But then, Dem and liberal obsession with Russiagate, and their focus on the troubles of immigrant communities, does nothing to ingratiate them with Bernie or Trump fans. As long as Dems and Liberals fail to look at their own choices that led to Trump winning, specifically, their ignoring of the economic needs of working class American citizens, they are likely to lose 2020, esp if the economy is relatively strong.

    • Submitted by Edward Blaise on 05/02/2019 - 10:18 am.

      I can agree with your thoughts; but, the goodness of the strength of economy should also translate into concurrent Presidential favor-ability.

      Clinton, with the plus of a strong economy and the minus of an actual impeachment hung around 60% in 1998.

      Trump can’t seem to get to 50% no matter what: nothing he can do will alienate his base and nothing he can do will build his base.

      His only hope are the unknown hoards of Trump “hidden voters” who are too ashamed or lack the courage to vocalize their support; but, in the privacy of the voting booth….

      • Submitted by David Lundeen on 05/02/2019 - 10:38 am.

        Strength of the economy is a weak argument. He won Michigan by 10,000 votes. Then he gave corporations a maybe tax cut. Ask the auto-workers in Michigan how that turned out. Too much credit is being given to Trump. The economy is great for certain people but not the majority.

        • Submitted by David Lundeen on 05/02/2019 - 10:42 am.

          *massive tax cut.

          Also more corporations than ever before are not paying taxes. That really fair to the middle class.

        • Submitted by joe smith on 05/02/2019 - 10:58 am.

          He will win Michigan again. Trump has brought back manufacturing jobs at a rate called impossible by Obama Administration. Middle class wages are finally going up. For every .1 percent increase in GDP that is 200 BILLION new dollars being pumped into our economy, everybody feels it.

          The denial of our economy improving is absolutely false.

          • Submitted by David Lundeen on 05/02/2019 - 11:10 am.

            I didn’t deny the economy. I clarified that it’s not working for everyone. I suggest you read the news about the GM layoffs in Michigan in late January 2019.

            • Submitted by Tim Smith on 05/02/2019 - 01:16 pm.

              has there been a moment in time that you can’t say it isn’t working for everyone? Under prior occupant could you have said that? Are there more people worse off today? I think not…

              • Submitted by David Lundeen on 05/02/2019 - 05:11 pm.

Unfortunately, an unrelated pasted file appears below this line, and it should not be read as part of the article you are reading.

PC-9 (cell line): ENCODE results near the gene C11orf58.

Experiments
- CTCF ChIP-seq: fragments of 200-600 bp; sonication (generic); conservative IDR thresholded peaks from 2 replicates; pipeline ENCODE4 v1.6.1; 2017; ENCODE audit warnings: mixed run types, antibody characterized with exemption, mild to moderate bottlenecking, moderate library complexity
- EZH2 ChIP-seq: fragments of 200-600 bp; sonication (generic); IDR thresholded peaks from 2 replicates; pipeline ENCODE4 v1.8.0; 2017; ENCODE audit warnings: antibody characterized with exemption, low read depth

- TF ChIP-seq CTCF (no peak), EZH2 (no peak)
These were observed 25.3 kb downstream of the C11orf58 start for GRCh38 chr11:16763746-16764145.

Of course there are. The gig economy, and corporate socialism had made like very difficult for the middle class. The wealth gap continues to grow, and more and more people are left with medical bills they can’t afford, or frozen out of the housing market or buried under student loans.

          • Submitted by Jackson Cage on 05/02/2019 - 12:09 pm.

            It’s an absolute myth that middle-class wages are up. The amount of corporate tax cuts that were passed on in the form of higher wages was minimal. And the majority of those were in the form of one time bonuses, not permanent wage increase.

            The Minnesota question is easily answered. Trump didn’t win Minnesota last time and a large segment of his 2016 voters have been completely turned off by him since he took office. The 2018 elections were just a preview

            • Submitted by joe smith on 05/02/2019 - 03:12 pm.

              Jackson, read the USAtoday article on middle class income. USAtoday is hardly a right wing paper.

              • Submitted by Paul Brandon on 05/02/2019 - 04:50 pm.

                But its analyses tend to be lightweight.
                Some definitions of ‘middle class’ include the top 10%.
                If you look at the middle quartiles (25% to 75%) you get a very different picture.

              • Submitted by David Lundeen on 05/02/2019 - 05:12 pm.

                USA today is a corporate shill.

              • Submitted by William Hunter Duncan on 05/03/2019 - 07:19 am.

                Most people have seen little actual income gains since, well, 1980? Middle class and working poor especially. It is more about perception, and the wide perception is that the economy is strong…not because it is, but because the chattering class repeats that it is, without much evidence, a million times a day.

                Interestingly, Trump fans were often critical of the BS economic numbers coming out of Gov before Trump. Those numbers are just as massaged or more, than they were in Obama’s time, but Trump fans act like they are gospel now. Like the low unemployment rate, but less people working relative to population than there were in 1985. Go figure.

              • Submitted by Jackson Cage on 05/03/2019 - 08:48 am.

                Sorry Joe. you’ve lost this one. Look at articles at NBC news, Vox and that Lefty rag, the Wall Street Journal. I didn’t even include left-leaning sites or those whose affiliation I didn’t know.

                As people finished their taxes, they finally realized the beating they took.